The blockade of Gaza and the ongoing relevance of Edmund Silberner
This is not a surprise, but it is worth keeping in mind:
The blockade has also decimated Gaza's private sector, key to weaning the territory from its dependence on imports and aid. The merchant class here has long provided a chunk of Gaza's employment, and it is one of the few sectors that fostered constructive contact with Israel, through trade.
"This is like a death penalty for us," says Mohammed Al Telbani, chief executive of Al Awda Factories Co., a cookie and ice-cream maker.
Businesses can't import raw materials or export finished goods. Since the blockade, more than 3,000 private-sector enterprises, including factories and small businesses, have closed, contributing to an unemployment rate of 44%, according to the United Nations Relief and Works Agency in Gaza.
Many of the businesses that have managed to stay open have turned to smugglers to bring in machines, spare parts and raw materials from Egypt, severing trade ties between Gaza and Israeli manufacturers and traders.
All this has bolstered Hamas, businessmen here and aid agencies say. Hamas exerts oversight over the tunnels and their operators. It has expanded its own public-sector payroll, earning local praise for creating new jobs. It has also extended economic tentacles into new businesses.
Yaser Alwadeya, chairman of Alwadeya Group, a 54-year-old trading and manufacturing conglomerate, calls the new economic reality here "the Hamas private sector." Before the blockade, his company made 171 different brands of food, including chips and candy. Some 60% of his products went to Israel or the West Bank.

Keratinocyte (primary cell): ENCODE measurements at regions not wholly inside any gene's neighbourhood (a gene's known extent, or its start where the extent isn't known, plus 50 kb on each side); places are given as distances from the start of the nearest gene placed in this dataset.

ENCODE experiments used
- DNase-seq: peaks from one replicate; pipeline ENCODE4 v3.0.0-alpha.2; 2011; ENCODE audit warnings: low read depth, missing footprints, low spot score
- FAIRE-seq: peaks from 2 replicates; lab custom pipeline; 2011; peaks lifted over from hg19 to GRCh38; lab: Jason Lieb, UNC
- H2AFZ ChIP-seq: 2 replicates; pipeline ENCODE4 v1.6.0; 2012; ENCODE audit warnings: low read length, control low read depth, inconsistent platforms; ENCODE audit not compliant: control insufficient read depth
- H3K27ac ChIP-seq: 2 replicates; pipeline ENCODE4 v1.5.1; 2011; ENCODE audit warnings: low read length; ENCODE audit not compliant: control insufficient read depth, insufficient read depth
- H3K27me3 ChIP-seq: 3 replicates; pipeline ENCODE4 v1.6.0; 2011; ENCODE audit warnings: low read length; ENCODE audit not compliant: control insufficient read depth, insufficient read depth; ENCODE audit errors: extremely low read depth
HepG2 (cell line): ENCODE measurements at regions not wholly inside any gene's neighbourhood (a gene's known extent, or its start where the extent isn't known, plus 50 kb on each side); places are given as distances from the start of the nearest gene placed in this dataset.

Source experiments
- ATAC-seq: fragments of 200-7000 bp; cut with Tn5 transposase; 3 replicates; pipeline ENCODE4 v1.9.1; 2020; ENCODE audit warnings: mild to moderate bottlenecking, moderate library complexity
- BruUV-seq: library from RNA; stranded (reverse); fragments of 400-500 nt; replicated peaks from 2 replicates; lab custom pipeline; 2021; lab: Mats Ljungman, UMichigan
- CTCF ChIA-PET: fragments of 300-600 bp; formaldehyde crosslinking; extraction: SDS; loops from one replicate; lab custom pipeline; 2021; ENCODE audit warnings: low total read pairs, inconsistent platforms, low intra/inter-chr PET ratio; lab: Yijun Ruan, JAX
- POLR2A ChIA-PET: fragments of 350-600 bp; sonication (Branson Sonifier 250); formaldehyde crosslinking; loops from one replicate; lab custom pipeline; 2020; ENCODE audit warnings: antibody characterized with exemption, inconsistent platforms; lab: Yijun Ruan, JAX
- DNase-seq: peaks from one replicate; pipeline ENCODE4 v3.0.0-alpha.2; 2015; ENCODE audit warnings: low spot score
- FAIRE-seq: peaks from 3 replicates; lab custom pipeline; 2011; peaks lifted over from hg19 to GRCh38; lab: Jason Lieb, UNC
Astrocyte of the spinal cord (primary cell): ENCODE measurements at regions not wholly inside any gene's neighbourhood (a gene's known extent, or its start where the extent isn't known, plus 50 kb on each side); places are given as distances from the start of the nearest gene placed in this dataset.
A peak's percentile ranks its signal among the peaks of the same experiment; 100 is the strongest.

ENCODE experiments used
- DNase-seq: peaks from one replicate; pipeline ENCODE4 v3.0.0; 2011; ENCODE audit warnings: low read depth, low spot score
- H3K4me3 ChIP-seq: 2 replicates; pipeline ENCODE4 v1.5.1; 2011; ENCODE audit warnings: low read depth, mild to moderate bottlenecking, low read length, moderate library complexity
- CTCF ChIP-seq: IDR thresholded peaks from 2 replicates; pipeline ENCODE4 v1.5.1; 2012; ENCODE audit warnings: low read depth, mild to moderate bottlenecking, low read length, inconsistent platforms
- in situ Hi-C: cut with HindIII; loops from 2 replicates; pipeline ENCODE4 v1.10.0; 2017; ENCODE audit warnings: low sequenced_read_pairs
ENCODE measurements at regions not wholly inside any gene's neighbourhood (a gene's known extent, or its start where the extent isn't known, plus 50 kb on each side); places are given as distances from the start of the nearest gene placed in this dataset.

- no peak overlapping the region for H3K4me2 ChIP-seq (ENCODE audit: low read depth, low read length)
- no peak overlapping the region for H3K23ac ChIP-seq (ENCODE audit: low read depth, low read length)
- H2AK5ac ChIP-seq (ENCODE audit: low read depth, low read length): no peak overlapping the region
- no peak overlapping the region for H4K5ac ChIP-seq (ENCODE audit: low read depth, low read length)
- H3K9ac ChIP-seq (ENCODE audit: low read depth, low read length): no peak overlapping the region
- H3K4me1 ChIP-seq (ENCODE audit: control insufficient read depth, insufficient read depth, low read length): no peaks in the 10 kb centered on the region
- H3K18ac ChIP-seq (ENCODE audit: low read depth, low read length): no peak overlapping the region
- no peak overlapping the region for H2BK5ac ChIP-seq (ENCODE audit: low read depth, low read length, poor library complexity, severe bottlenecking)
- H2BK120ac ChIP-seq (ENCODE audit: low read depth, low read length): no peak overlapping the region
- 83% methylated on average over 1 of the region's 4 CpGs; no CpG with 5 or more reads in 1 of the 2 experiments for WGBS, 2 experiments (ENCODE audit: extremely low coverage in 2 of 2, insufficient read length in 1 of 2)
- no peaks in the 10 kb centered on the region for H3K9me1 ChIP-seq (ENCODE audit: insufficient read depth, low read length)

Much of his manufacturing line was destroyed by Israeli airstrikes during the December 2008-January 2009 Gaza war, he says.
Facilities that survived are now starved of basic raw materials like cocoa powder, reducing his product line to just 11 items. That includes ice cream sold in clear plastic bags, because, Mr. Alwadeya says, Israel won't allow in proper packaging.
He no longer exports anything, and he now employs 45 people, down from 276 before the blockade. "Where do you think they are?" asks Mr. Alwadeya of the employees he has had to fire. "Either on the streets or with Hamas."
Edmund Silberner's classic treatment of trade and war remains relevant and of course he was also a prominent Zionist, albeit a mostly forgotten one today.
Most journalistic coverage, by the way, focuses on diplomacy and negotiations. Perhaps it refers to concepts such as "strengthening the hard liners," but often it goes no further. Yet frequently the real action stems from how policies shift the relative balance of power among interest groups, a point which Silberner understood well. There is much related information here, from The Jerusalem Post, which notes that 95 percent of the factories and workshops in Gaza have had to close. Furthermore:
Before 2007, 70 trucks laden with export goods such as furniture, clothing and produce left Gaza daily for Israel. Now, only the export of strawberries and flowers to Europe is allowed in certain instances…
I wonder if anyone in Israel right now is reading or citing classical liberal Edmund Silberner. Here is a good, short piece on Silberner (in German), although it focuses on his work on socialism and anti-semitism rather than the roots or war.